The finale: chrysanthemums and colchicums
The last act of the season will be the perennial chrysanthemums, which will last until frost takes them. These are not those less-hardy, potted, garden-center mums of the moment in autumnal shades, but silvery-pink Emperor of China, pink-and-white Clara Curtis and Sheffield Pink. Their rosy tones provide a cooling foil to fall’s fiery colors.
These plants, too, get some tough love at Carey’s place. Pinching them back several times before midsummer reduces their eventual height and promotes more blooms, as the Chelsea chop does earlier, on other perennials.
There is another way that September is like May, Carey noted: It is a time when we are busy working, not just admiring. Those faded bits are trimmed back and then back again — although care should be taken to leave behind anything that birds (or people) may enjoy come winter.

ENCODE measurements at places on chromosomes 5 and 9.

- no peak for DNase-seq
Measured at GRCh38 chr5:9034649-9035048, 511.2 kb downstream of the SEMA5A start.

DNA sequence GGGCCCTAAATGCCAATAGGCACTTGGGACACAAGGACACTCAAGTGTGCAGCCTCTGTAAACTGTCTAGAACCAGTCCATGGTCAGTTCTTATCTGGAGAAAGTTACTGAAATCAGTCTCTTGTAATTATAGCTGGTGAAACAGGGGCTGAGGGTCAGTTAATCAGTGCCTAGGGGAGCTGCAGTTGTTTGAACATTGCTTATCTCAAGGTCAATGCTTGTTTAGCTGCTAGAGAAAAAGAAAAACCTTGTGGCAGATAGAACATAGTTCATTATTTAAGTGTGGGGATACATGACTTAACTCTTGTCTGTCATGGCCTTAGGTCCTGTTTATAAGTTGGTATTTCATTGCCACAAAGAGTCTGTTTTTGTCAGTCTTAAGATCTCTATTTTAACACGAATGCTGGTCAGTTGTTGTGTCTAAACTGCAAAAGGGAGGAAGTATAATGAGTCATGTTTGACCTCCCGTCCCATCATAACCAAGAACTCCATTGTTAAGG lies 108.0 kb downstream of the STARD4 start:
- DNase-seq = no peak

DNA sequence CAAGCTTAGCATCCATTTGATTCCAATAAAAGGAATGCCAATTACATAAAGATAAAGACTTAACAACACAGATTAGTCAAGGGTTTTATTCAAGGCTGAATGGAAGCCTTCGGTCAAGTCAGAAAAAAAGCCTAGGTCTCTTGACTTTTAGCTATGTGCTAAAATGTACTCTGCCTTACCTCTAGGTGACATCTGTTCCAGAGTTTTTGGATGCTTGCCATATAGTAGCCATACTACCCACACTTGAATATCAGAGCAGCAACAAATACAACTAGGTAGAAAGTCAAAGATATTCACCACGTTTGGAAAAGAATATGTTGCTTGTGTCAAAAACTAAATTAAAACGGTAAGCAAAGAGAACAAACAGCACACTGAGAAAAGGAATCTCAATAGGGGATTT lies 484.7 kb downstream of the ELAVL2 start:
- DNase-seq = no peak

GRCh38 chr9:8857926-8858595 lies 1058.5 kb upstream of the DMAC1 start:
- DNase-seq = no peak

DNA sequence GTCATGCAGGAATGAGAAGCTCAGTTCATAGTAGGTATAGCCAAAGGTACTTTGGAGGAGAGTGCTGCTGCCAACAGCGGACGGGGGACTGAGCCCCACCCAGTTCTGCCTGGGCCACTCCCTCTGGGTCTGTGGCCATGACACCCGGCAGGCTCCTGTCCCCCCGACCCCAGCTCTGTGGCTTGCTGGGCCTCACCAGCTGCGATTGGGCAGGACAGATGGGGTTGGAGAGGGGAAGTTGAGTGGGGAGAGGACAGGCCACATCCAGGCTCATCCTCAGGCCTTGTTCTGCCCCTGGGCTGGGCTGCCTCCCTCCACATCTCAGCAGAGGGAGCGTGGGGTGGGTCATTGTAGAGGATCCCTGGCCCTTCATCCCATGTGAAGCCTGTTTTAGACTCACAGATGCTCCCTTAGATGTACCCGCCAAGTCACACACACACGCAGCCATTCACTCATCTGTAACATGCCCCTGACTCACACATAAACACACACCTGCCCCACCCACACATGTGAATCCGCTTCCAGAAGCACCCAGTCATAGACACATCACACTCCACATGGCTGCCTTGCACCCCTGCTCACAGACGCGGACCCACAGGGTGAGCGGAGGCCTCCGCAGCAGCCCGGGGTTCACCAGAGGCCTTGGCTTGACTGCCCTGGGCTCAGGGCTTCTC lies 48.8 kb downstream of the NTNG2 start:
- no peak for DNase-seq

Seed is saved; perennials are divided. Bulbs are bought and planted, including perhaps more autumn crocus (Colchicum), another of the flower garden’s last gasps.
Their robust foliage, which emerged in spring, disappeared as they went dormant in summer. Now what look like miniature waterlilies in lilac and white seem to appear suddenly, out of nowhere, enlivening the edges of some beds.
It’s one more hopeful effort in the race against the inevitable — almost convincing us that the procession will never end.